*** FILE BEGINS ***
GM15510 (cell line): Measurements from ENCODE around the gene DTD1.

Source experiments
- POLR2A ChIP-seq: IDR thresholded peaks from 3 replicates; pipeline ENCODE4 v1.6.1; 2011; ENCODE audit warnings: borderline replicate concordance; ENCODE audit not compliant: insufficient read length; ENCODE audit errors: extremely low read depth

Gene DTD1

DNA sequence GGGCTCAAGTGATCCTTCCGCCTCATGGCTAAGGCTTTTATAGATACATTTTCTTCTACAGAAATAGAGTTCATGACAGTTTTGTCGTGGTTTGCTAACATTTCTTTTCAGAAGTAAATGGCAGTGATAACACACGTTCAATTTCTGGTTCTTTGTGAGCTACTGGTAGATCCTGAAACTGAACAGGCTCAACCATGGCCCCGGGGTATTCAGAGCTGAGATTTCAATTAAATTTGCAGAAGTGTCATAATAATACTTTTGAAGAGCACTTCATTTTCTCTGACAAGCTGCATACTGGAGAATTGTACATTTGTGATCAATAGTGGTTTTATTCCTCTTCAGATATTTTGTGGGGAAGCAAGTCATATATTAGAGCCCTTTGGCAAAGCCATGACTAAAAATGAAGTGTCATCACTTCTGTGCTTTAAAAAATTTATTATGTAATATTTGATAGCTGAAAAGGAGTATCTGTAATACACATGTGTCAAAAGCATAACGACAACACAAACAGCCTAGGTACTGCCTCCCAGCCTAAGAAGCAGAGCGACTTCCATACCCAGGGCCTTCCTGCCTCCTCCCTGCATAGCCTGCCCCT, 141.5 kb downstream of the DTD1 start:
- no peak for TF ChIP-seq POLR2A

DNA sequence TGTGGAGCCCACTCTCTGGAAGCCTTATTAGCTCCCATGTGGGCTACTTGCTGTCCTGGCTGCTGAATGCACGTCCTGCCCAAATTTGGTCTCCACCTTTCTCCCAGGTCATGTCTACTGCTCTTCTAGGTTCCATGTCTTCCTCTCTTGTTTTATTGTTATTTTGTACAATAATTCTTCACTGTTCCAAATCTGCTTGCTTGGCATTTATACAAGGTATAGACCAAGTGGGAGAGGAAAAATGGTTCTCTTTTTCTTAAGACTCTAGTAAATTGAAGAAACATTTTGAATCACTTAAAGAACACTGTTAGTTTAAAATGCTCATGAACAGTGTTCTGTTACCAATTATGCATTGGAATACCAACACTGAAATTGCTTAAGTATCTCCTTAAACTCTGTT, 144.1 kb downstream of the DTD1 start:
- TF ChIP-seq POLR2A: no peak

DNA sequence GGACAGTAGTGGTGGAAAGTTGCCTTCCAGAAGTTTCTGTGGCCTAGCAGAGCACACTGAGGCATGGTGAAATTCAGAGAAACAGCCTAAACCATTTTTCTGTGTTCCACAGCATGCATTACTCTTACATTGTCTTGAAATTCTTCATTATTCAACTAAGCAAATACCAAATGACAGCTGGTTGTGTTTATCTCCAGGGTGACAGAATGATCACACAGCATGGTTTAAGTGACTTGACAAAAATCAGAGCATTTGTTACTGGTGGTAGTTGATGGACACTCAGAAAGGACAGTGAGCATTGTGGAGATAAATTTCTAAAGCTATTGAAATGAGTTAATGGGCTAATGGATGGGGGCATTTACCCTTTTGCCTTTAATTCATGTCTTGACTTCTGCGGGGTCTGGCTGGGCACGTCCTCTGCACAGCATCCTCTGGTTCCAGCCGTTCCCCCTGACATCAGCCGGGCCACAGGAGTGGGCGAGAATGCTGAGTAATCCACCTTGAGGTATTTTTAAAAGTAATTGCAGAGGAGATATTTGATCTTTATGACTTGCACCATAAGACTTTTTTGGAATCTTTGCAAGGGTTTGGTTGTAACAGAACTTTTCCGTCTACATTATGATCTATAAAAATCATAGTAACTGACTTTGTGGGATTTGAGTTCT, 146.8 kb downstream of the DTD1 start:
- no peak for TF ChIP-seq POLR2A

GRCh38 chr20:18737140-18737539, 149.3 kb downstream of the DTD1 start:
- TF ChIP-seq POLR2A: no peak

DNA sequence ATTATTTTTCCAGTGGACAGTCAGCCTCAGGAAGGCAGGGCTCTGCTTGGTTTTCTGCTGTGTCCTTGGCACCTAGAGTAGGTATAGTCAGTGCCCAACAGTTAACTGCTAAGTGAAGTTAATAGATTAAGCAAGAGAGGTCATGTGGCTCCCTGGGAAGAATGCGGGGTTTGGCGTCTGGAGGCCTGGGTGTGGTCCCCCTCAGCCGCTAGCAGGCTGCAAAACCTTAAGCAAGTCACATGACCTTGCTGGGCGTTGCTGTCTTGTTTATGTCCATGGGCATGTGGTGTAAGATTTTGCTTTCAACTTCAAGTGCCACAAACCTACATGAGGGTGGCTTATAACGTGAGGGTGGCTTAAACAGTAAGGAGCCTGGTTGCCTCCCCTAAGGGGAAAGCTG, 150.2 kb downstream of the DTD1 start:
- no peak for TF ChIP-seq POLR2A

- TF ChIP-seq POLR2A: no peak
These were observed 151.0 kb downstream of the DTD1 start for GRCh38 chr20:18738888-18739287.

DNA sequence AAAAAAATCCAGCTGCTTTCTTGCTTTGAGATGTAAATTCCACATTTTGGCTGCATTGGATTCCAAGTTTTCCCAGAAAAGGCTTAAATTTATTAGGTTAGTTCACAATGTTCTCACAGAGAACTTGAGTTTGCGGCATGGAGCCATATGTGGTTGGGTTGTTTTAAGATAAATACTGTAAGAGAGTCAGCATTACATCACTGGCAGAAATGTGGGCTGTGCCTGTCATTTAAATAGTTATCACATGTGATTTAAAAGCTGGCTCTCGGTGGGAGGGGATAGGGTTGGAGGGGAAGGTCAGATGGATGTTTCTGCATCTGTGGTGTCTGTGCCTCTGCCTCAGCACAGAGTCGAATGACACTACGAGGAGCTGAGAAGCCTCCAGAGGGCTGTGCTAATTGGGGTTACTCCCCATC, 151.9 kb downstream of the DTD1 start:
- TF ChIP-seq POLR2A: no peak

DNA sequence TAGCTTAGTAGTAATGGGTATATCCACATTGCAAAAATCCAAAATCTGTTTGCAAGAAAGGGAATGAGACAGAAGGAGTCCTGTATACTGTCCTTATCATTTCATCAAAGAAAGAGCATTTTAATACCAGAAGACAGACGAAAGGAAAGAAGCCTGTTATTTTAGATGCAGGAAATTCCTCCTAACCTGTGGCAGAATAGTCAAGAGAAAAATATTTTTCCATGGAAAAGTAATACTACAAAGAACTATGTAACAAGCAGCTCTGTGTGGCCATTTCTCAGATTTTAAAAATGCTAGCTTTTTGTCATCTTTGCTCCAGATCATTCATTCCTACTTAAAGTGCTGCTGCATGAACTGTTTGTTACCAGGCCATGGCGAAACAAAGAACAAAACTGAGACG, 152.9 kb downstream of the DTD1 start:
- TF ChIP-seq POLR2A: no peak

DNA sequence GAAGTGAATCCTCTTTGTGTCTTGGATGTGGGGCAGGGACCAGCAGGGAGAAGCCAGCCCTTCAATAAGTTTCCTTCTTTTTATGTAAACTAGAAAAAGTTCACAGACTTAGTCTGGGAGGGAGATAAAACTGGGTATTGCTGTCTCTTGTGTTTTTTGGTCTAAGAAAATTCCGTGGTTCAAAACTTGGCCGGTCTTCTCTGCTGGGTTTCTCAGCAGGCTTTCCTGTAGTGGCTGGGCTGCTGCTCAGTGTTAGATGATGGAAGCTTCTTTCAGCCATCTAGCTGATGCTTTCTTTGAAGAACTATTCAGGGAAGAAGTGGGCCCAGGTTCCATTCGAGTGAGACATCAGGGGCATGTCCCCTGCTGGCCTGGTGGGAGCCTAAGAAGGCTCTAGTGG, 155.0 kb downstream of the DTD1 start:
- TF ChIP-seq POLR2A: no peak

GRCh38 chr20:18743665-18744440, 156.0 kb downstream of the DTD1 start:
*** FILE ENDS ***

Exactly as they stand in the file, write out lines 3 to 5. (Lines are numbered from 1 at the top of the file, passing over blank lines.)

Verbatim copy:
- POLR2A ChIP-seq: IDR thresholded peaks from 3 replicates; pipeline ENCODE4 v1.6.1; 2011; ENCODE audit warnings: borderline replicate concordance; ENCODE audit not compliant: insufficient read length; ENCODE audit errors: extremely low read depth

Gene DTD1

DNA sequence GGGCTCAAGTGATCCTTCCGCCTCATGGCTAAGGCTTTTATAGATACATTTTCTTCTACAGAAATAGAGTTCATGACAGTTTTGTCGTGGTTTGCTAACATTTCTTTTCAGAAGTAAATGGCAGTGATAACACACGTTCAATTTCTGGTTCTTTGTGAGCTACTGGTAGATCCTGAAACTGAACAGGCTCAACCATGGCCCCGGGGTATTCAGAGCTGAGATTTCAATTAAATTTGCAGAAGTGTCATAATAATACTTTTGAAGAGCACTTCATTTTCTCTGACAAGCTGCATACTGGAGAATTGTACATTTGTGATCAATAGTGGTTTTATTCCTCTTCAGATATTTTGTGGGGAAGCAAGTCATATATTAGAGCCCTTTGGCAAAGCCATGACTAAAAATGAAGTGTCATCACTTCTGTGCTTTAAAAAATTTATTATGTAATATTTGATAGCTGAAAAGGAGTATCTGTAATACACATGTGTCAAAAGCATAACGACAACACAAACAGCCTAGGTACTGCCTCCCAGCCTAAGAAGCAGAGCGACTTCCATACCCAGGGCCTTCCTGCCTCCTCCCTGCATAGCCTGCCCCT, 141.5 kb downstream of the DTD1 start: